Though Leopold never had any claim in Cameroon, the Germans, French, and British did. I have seen how these colonial governments have taken much from Cameroon (and some still do!). And I have come to the conclusion that, while the spiritual beliefs of the Bakoum play a role in the way that they view Stacey and me, it seems likely that we are also dealing with the consequences of deception of white men in the past.
When we first arrived in Cameroon, I found that the attitude of many was: “What are you here to take from us?” More and more I am coming to understand what they meant by that. Hochschild (1999: 125) quotes a Swedish missionary who said: “It is strange that people who claim to be civilized think they can treat their fellow man – even though he is of a different color – any which way.” It breaks my heart to realize that when some people look at me in Cameroon, they see my skin, and they think of men like Henry Morton Stanley. They see someone who may claim to be working for Christ, but they assume is working only for his own benefit. And when children run away from me in fear, it may be that they have heard that historically white men have brought deceit and violence.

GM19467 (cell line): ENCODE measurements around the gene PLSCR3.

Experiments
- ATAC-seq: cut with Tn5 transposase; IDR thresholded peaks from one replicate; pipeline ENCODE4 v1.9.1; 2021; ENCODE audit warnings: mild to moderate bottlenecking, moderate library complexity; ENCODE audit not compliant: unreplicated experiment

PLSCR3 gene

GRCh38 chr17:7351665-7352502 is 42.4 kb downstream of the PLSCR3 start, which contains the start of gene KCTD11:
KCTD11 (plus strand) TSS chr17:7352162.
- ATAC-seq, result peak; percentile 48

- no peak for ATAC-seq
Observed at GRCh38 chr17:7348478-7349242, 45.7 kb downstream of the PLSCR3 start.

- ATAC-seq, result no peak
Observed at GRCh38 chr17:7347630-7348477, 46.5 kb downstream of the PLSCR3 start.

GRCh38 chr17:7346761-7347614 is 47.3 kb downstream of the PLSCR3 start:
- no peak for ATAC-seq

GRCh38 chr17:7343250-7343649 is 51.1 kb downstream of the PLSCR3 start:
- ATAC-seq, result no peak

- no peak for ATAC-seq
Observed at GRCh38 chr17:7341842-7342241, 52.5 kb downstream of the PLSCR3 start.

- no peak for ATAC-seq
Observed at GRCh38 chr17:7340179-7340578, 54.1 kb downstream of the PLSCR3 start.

And I have to be honest with you, when I think about trying to overcome such a terrible history, I am tempted to despair. Is it not enough that we have to overcome the spiritual bondage, economic oppression, and our own weakness? The task already seemed impossible! Of course, I am then reminded of what Jesus taught about the impossible in Matthew 19. Having just had an encounter with the rich young ruler, who turned from Christ rather than give up his wealth, Jesus said to his disciples,
“Truly I say to you, only with difficulty will a rich person enter the kingdom of heaven. Again I tell you, it is easier for a camel to go through the eye of a needle than for a rich person to enter the kingdom of God.” When the disciples heard this, they were greatly astonished, saying “Who then can be saved?” But Jesus looked at them and said, “With man this is impossible, but with God all things are possible.” (Matt 19:23-26)